GRAND RAPIDS, Mich. — The shooting death of Patrick Lyoya by a Grand Rapids police officer reignited important conversations in the community.
“It’s a tragedy and we still have to get up in our everyday lives while having this on our hearts in our mental,” says NAACP Youth Council President Ja’Von Fields.
The NAACP recently had a “know your rights” training with Grand Rapids Community College (GRCC).
“To go over all your rights, when you're involved in a police encounter, whether it's at your home, whether you're in the car or whether you're walking the streets,” says Fields.
And when it comes to being pulled over, Ja’Von says he and his family have discussed what he should do. “I usually turn off lights in the car, turn my car off; I keep my hands on the steering wheel,” he says.
Ja’Von tells us he also announces when he's reaching into the glove compartment for his license and registration.
“When you get pulled over, you obviously tense up,” describes youth council member Onesimus Pewee. “And it's like, you don't know where there would be a chance or a time where I don’t.”
Onesimus says that nervousness comes from knowing the history of policing in the Black community. With his parents being immigrants from Liberia, conversations about what to do when pulled over were brief. “They would say, like, ‘Yeah, just, you know, follow this, do what the police officer says,’” he recounts.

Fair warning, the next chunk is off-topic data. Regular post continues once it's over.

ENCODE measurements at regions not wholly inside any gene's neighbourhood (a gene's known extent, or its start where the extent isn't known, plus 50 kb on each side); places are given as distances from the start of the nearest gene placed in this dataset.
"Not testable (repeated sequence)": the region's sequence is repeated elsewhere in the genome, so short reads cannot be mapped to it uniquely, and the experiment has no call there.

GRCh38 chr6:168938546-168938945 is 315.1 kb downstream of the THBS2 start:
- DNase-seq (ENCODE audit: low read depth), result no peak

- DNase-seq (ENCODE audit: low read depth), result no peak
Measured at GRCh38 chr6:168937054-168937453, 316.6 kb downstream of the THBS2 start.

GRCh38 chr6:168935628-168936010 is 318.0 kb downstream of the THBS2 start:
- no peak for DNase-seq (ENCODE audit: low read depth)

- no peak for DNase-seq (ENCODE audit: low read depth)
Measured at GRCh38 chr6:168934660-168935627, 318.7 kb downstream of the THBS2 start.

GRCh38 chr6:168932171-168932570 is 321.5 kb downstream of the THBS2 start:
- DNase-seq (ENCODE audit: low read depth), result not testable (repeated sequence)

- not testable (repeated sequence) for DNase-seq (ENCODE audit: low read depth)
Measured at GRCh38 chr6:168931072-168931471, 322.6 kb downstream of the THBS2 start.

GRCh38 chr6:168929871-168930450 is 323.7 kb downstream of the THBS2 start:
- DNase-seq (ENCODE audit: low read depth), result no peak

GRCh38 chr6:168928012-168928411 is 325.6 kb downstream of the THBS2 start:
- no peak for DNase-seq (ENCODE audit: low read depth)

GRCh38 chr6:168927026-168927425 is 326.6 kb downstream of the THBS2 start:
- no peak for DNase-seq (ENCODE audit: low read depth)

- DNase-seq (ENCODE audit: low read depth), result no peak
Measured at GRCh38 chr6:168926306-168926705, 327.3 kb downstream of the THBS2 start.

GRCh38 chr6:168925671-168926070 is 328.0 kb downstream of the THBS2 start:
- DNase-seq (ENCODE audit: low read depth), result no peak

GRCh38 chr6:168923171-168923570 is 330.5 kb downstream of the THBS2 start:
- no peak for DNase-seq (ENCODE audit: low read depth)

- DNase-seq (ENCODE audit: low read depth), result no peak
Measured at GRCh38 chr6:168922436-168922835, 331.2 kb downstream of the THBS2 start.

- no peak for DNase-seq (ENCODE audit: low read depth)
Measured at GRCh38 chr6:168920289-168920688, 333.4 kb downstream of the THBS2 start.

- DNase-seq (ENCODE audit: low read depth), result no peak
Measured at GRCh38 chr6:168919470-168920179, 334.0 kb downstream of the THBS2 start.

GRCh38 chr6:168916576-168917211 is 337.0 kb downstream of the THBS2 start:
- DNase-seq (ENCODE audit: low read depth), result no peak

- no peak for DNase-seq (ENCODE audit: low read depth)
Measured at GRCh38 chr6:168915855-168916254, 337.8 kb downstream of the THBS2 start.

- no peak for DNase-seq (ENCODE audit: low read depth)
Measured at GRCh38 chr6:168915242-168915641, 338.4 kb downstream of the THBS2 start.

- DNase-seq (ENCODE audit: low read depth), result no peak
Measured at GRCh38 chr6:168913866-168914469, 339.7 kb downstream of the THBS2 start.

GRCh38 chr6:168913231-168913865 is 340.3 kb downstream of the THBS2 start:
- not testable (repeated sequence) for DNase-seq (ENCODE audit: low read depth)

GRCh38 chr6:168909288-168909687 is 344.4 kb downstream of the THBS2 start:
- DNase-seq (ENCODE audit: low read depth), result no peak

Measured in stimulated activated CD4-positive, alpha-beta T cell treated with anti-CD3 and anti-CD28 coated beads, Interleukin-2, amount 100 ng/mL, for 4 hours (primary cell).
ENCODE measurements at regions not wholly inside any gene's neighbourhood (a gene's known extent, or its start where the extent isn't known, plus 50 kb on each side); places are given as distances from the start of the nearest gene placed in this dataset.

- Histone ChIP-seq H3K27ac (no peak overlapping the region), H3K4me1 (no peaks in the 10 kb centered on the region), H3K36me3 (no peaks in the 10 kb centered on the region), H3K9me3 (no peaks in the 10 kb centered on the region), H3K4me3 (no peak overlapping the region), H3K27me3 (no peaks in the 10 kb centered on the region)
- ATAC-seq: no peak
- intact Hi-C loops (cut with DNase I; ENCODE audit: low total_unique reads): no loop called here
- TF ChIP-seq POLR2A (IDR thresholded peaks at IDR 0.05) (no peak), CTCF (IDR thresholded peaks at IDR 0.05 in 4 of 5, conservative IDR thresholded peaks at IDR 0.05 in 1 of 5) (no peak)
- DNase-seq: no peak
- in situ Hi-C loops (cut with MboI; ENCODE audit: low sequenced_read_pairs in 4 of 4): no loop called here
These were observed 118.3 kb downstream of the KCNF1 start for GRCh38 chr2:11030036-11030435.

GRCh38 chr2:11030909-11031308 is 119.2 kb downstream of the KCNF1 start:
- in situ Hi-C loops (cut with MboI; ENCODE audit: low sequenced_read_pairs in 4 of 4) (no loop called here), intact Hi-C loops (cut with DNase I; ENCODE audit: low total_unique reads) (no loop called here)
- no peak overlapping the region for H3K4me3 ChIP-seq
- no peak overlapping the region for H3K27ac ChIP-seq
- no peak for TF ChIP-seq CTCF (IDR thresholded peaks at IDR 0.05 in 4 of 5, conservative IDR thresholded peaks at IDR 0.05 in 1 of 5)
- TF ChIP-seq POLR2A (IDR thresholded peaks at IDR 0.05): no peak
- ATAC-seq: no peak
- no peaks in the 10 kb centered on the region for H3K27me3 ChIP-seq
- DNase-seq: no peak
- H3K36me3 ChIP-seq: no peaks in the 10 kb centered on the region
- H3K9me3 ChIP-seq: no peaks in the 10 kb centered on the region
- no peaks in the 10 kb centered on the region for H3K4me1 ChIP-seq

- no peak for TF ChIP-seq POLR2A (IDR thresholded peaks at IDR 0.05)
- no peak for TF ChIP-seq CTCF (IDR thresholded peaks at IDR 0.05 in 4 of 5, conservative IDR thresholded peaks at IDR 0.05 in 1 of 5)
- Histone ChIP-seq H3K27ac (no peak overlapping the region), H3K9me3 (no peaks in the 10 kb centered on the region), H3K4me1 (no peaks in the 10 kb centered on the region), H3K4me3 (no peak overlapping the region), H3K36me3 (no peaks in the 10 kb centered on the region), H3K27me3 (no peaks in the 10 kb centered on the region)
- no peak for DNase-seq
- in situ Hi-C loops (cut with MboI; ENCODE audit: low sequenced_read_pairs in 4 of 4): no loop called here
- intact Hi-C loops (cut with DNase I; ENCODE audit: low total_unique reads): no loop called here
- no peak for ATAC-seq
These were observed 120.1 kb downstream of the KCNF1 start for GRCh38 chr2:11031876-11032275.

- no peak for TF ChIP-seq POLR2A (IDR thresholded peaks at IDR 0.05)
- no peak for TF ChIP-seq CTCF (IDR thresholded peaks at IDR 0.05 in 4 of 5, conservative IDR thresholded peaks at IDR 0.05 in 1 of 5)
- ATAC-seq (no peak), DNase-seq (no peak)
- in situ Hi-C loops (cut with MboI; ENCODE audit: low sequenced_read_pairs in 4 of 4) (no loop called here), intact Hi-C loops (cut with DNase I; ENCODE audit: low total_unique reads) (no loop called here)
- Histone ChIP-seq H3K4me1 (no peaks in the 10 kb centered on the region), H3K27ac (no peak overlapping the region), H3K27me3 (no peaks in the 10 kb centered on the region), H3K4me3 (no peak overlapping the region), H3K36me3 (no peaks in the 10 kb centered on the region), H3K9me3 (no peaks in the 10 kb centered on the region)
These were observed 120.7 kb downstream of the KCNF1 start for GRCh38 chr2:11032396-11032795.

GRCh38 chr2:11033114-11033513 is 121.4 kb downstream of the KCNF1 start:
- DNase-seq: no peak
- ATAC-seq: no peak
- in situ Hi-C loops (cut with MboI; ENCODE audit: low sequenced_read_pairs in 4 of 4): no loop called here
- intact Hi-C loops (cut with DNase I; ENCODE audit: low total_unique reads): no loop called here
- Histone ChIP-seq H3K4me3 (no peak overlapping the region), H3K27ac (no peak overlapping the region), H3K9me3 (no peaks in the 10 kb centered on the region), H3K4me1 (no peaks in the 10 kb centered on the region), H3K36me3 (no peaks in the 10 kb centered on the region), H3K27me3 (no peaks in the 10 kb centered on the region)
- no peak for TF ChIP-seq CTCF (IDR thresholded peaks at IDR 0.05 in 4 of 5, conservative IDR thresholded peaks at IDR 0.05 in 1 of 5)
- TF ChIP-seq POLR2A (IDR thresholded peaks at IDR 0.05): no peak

But for Ja’Von, instructions were given to him since the young age of 4. “My mother and my grandmother, my grandfather and my whole family tried to instill in me that they want me to come home safely, right?” he says. “And when you encountered by police comply, be polite. But whatever you do, try to stay calm.”
The moments leading up to Lyoya's death have been released in a number of videos by Grand Rapids police and remain under investigation.
For them, Onesimus and Ja’Von believe there was a language and cultural barrier, and a lot of fear.
“That might have been his thinking of this the safest way,” says Onesimus, “because he, like I said, who should be more scared in that situation?”
No matter the reason, they say it doesn't justify Lyoya’s life being taken.
“It was no threat to this officer,” says Ja’Von. “Any officers, especially GRPD, are trained to de-escalate a situation.”
And they can't help but wonder: Would Patrick be alive today if he looked differently?
“If Patrick was white, would the officers still have fear?” Ja’Von poses.
During an interview with FOX 17, Grand Rapids Police Chief Eric Winstrom said it’s going to take a lot of hard work to earn back the trust of the Black community.
“We’ve been living in Grand Rapids, you know, our entire lives,” says Onesimus. “So yes, do your job; we need you to step up. You knew what you were doing when you stepped into this role.”
The NAACP Youth Council sent out a statement in response to Patrick Lyoya's death asking for full transparency from GRPD and MSP, for charges to be filed and information on the officer that took Patrick's life.